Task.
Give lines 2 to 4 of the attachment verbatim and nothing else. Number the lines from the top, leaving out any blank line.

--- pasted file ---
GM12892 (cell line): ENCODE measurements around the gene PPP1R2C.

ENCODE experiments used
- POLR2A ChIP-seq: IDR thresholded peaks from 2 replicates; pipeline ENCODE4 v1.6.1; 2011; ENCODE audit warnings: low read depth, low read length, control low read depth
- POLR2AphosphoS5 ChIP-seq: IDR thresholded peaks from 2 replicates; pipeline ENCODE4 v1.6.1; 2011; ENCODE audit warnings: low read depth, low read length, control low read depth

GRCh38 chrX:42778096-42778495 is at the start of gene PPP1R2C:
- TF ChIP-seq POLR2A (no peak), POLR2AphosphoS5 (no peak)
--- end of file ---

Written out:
ENCODE experiments used
- POLR2A ChIP-seq: IDR thresholded peaks from 2 replicates; pipeline ENCODE4 v1.6.1; 2011; ENCODE audit warnings: low read depth, low read length, control low read depth
- POLR2AphosphoS5 ChIP-seq: IDR thresholded peaks from 2 replicates; pipeline ENCODE4 v1.6.1; 2011; ENCODE audit warnings: low read depth, low read length, control low read depth